A statue of Ramesses the Great flanks the entrance of Luxor Temple. The hieroglyphs and cartouches have been carved deep into the eternal stone.

Ramesside authority was absolute during his reign (1279–1213 BC) and he led many military campaigns into the Levant. His long sword reached Canaan and Egypt regained control throughout this region.

During his reign, it is estimated that the Egyptian army consisted of around 100,000 men. A ginormous figure that made Egypt look invincible to their enemies.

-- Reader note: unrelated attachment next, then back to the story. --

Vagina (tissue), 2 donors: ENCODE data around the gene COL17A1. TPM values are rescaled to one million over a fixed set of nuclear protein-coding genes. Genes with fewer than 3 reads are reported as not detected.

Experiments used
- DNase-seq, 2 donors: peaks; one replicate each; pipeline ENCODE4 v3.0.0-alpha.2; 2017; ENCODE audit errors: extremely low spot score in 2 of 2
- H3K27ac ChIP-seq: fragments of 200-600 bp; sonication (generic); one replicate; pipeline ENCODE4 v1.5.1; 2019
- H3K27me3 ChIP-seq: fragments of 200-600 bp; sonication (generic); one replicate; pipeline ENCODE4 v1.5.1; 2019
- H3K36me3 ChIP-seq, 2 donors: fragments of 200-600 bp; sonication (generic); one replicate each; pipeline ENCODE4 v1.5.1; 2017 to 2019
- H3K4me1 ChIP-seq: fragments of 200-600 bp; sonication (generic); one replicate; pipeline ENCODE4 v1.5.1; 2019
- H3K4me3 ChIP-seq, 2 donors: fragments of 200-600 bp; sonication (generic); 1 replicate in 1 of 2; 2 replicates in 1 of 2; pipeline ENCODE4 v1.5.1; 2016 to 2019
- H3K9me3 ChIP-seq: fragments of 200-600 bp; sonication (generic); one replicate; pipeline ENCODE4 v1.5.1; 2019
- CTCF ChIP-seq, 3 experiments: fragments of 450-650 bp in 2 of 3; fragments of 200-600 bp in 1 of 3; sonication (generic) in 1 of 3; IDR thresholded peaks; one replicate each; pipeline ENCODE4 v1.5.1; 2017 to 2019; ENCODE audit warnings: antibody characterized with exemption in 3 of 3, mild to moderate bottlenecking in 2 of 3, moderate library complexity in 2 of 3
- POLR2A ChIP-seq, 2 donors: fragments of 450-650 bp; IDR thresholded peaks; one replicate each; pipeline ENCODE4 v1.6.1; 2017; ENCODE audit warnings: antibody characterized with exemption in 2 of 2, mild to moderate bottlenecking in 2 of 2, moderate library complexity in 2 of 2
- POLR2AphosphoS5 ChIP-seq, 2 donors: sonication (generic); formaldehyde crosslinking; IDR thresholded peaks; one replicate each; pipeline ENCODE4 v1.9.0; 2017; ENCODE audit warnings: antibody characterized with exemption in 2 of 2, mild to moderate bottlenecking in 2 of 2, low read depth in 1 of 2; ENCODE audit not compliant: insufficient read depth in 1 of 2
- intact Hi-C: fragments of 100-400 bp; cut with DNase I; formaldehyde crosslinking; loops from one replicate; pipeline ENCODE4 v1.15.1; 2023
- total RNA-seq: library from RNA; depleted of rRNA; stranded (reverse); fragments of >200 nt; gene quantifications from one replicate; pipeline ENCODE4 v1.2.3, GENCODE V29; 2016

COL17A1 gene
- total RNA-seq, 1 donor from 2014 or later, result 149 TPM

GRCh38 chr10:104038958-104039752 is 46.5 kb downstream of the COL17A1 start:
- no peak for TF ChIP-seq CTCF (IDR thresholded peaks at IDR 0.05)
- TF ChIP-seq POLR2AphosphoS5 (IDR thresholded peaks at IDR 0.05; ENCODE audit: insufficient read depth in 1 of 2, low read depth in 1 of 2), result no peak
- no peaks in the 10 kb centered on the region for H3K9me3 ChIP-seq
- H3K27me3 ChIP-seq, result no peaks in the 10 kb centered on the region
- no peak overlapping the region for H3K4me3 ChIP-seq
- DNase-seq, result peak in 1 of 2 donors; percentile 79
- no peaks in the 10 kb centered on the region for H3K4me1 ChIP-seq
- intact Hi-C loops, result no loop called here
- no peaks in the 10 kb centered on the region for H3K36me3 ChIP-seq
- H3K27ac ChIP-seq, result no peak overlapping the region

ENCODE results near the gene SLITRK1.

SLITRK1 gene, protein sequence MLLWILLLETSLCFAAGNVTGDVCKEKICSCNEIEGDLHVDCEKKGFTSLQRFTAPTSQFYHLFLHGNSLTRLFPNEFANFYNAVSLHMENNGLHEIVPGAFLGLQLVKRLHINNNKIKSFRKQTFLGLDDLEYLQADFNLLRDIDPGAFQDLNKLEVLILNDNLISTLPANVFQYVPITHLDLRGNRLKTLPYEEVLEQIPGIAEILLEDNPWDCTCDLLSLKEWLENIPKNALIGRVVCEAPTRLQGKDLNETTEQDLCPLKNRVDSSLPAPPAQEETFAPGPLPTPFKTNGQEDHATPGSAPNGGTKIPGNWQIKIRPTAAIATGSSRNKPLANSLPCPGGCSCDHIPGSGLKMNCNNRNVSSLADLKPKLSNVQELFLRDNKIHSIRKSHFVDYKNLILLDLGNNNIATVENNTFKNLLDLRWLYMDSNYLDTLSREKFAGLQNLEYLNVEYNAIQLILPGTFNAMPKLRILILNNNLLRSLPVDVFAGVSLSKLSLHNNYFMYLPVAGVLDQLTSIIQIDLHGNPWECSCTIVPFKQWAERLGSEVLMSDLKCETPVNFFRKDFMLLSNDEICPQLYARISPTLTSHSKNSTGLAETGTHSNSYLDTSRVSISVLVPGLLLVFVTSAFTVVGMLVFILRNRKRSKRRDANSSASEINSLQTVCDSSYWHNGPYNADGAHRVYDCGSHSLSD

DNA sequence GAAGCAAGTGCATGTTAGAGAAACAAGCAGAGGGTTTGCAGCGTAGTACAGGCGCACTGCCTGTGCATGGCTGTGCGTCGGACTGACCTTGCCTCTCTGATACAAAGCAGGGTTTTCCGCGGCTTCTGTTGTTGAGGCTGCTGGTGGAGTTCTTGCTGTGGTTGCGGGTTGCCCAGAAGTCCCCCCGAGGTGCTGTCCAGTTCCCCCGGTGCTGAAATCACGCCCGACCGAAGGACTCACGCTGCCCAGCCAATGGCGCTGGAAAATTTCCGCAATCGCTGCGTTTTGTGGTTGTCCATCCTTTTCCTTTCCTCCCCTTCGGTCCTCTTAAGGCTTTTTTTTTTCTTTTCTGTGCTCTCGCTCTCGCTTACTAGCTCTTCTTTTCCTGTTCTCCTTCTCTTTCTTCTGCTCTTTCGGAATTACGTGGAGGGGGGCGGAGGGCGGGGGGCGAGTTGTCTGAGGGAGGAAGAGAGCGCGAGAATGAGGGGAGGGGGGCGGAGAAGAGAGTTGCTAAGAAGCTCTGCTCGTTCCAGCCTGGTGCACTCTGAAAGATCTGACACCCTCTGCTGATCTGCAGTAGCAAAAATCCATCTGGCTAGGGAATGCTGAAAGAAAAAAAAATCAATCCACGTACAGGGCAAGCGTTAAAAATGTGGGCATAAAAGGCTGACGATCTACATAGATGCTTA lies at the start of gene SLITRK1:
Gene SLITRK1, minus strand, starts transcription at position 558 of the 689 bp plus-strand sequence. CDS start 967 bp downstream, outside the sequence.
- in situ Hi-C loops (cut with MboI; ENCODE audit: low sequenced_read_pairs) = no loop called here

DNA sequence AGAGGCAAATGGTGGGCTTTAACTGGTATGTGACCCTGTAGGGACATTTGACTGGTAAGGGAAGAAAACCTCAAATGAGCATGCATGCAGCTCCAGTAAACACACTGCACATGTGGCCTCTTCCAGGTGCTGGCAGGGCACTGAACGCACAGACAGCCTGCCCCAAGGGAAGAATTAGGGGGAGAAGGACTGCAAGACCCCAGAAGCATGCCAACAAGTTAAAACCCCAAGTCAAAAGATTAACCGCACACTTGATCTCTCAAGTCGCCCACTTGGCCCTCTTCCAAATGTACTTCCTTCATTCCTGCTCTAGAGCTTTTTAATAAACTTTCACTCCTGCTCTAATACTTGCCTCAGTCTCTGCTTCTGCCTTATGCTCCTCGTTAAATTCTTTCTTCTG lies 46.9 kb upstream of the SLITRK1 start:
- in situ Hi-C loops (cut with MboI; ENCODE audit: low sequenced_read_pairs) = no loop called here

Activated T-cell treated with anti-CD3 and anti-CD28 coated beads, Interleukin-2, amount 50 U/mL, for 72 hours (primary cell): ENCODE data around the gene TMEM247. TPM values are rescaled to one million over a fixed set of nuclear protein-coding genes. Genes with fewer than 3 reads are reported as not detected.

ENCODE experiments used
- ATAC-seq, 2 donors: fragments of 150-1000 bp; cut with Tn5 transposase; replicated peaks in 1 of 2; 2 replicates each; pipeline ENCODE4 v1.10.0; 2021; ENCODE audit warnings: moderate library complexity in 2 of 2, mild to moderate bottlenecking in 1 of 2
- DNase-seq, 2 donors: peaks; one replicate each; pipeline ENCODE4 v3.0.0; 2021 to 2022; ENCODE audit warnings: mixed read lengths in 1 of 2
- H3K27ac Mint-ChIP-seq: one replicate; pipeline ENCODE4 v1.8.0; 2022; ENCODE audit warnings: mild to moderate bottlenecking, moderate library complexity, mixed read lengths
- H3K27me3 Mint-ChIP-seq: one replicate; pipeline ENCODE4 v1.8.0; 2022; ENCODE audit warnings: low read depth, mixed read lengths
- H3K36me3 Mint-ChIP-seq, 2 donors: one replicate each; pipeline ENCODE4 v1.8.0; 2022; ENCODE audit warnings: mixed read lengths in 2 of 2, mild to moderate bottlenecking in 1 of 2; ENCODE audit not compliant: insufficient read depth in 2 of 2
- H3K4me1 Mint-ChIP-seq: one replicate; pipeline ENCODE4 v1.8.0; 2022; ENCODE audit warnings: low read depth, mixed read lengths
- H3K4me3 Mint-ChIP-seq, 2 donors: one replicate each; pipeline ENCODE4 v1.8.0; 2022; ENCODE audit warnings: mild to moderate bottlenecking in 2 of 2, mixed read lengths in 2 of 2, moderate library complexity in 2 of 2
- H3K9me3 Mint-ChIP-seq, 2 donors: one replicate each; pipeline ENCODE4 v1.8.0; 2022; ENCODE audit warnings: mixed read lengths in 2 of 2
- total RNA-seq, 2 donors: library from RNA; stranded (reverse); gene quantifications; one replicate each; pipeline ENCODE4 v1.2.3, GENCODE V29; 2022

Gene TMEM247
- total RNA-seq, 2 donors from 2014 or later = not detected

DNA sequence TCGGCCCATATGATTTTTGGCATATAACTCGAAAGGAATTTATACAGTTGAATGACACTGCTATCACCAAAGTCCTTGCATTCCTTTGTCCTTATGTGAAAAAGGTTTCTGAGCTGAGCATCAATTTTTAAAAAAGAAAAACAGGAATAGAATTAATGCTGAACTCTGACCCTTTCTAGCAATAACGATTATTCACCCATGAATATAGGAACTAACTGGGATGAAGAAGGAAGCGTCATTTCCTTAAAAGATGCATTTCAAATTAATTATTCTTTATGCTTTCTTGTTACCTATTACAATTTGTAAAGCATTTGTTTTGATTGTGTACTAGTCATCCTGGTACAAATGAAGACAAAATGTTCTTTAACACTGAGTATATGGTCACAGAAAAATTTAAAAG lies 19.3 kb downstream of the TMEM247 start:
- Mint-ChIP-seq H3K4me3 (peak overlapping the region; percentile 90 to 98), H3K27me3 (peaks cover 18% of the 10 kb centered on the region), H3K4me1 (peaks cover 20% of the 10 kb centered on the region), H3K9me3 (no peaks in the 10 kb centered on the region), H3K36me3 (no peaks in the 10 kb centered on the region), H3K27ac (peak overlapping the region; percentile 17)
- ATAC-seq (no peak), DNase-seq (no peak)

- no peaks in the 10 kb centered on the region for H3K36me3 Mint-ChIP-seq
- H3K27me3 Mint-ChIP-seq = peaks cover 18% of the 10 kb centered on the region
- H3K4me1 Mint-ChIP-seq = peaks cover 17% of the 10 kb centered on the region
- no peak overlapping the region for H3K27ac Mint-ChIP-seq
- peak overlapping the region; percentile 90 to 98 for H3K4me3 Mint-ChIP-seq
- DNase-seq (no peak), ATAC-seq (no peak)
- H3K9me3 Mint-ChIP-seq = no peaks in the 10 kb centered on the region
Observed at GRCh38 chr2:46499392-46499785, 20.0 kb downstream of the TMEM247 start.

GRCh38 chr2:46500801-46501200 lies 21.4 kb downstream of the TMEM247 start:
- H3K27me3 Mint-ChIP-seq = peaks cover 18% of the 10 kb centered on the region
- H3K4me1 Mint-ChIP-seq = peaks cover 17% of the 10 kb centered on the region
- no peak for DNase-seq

He is believed to have taken the throne in his late teens when his father, Seti I died.

Ramesses II celebrated an unprecedented thirteen or fourteen Sed festivals (the first held after 30 years of a pharaoh's reign, and then, every three years) during his reign - more than any other pharaoh.

When he died he was buried in a splendid tomb in the Valley of the Kings. His mummy was found in 1881 and is now on display in the Egyptian Museum, Cairo.